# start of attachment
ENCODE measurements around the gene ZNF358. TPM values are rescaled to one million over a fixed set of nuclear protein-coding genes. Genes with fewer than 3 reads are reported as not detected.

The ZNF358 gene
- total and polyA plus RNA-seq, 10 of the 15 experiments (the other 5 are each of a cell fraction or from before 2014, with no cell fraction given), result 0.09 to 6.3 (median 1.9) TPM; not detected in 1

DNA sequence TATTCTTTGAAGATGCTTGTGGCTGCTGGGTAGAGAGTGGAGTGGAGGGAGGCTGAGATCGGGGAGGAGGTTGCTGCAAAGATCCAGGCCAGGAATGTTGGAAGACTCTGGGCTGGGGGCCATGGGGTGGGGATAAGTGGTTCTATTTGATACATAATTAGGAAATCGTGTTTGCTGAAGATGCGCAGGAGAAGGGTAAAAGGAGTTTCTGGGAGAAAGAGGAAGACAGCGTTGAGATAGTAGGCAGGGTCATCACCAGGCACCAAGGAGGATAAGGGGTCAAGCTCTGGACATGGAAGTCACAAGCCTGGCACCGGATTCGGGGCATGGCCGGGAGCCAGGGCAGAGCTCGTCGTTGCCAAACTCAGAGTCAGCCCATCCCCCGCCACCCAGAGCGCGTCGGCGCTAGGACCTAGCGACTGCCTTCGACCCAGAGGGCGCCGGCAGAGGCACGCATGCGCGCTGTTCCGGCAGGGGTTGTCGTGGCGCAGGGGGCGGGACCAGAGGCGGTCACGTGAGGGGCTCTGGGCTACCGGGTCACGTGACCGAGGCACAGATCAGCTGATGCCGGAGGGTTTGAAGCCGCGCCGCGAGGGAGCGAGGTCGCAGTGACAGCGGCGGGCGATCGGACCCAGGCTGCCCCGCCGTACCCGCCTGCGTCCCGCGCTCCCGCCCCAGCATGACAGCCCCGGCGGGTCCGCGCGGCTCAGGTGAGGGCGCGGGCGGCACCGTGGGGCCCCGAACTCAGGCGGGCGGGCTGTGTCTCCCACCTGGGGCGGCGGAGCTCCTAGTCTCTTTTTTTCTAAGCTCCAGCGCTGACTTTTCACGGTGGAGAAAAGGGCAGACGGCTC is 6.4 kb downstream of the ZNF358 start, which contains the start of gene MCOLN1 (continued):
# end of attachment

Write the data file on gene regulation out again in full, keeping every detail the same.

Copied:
ENCODE measurements around the gene ZNF358. TPM values are rescaled to one million over a fixed set of nuclear protein-coding genes. Genes with fewer than 3 reads are reported as not detected.

The ZNF358 gene
- total and polyA plus RNA-seq, 10 of the 15 experiments (the other 5 are each of a cell fraction or from before 2014, with no cell fraction given), result 0.09 to 6.3 (median 1.9) TPM; not detected in 1

DNA sequence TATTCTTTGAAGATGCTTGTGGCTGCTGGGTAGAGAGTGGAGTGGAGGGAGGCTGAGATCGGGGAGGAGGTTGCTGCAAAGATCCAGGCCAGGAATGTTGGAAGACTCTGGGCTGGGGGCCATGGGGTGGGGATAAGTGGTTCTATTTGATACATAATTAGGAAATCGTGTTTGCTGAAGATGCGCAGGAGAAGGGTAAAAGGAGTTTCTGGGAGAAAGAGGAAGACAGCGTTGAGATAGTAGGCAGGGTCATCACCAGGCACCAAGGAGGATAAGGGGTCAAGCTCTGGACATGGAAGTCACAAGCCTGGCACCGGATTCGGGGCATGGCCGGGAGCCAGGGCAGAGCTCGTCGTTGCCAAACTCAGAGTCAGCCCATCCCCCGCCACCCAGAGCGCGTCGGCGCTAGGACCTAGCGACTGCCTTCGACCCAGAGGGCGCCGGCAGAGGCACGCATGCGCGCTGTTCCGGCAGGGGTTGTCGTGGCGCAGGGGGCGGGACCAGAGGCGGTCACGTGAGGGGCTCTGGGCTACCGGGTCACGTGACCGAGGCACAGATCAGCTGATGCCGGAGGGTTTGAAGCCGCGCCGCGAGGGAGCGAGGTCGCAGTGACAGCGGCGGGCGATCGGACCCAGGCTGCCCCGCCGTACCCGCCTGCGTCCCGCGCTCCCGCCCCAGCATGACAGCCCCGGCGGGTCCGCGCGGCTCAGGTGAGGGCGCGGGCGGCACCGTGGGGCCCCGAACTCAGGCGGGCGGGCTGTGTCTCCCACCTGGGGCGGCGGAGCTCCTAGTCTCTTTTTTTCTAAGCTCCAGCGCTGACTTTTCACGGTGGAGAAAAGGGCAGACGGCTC is 6.4 kb downstream of the ZNF358 start, which contains the start of gene MCOLN1 (continued):